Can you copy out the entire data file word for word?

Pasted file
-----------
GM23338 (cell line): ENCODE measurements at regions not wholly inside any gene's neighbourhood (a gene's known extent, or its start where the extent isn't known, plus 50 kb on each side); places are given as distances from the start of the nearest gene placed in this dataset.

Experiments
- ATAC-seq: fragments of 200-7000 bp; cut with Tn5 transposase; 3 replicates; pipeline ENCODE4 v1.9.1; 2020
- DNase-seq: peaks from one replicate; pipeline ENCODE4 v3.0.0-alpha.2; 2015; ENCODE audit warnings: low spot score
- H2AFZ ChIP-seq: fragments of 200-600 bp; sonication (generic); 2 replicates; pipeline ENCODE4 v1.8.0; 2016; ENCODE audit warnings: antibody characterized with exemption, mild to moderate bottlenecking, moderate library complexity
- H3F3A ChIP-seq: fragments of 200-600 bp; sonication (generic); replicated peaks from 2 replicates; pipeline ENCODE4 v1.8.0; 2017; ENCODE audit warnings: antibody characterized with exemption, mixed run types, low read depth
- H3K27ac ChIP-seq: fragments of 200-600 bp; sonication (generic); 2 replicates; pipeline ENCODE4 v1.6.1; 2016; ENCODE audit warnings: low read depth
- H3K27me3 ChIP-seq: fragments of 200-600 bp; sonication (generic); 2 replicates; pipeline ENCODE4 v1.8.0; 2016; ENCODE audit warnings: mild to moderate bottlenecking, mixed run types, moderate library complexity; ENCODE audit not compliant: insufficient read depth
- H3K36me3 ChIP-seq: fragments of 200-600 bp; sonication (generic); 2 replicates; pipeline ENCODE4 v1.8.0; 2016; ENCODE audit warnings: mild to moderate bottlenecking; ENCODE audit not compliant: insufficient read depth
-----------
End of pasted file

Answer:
GM23338 (cell line): ENCODE measurements at regions not wholly inside any gene's neighbourhood (a gene's known extent, or its start where the extent isn't known, plus 50 kb on each side); places are given as distances from the start of the nearest gene placed in this dataset.

Experiments
- ATAC-seq: fragments of 200-7000 bp; cut with Tn5 transposase; 3 replicates; pipeline ENCODE4 v1.9.1; 2020
- DNase-seq: peaks from one replicate; pipeline ENCODE4 v3.0.0-alpha.2; 2015; ENCODE audit warnings: low spot score
- H2AFZ ChIP-seq: fragments of 200-600 bp; sonication (generic); 2 replicates; pipeline ENCODE4 v1.8.0; 2016; ENCODE audit warnings: antibody characterized with exemption, mild to moderate bottlenecking, moderate library complexity
- H3F3A ChIP-seq: fragments of 200-600 bp; sonication (generic); replicated peaks from 2 replicates; pipeline ENCODE4 v1.8.0; 2017; ENCODE audit warnings: antibody characterized with exemption, mixed run types, low read depth
- H3K27ac ChIP-seq: fragments of 200-600 bp; sonication (generic); 2 replicates; pipeline ENCODE4 v1.6.1; 2016; ENCODE audit warnings: low read depth
- H3K27me3 ChIP-seq: fragments of 200-600 bp; sonication (generic); 2 replicates; pipeline ENCODE4 v1.8.0; 2016; ENCODE audit warnings: mild to moderate bottlenecking, mixed run types, moderate library complexity; ENCODE audit not compliant: insufficient read depth
- H3K36me3 ChIP-seq: fragments of 200-600 bp; sonication (generic); 2 replicates; pipeline ENCODE4 v1.8.0; 2016; ENCODE audit warnings: mild to moderate bottlenecking; ENCODE audit not compliant: insufficient read depth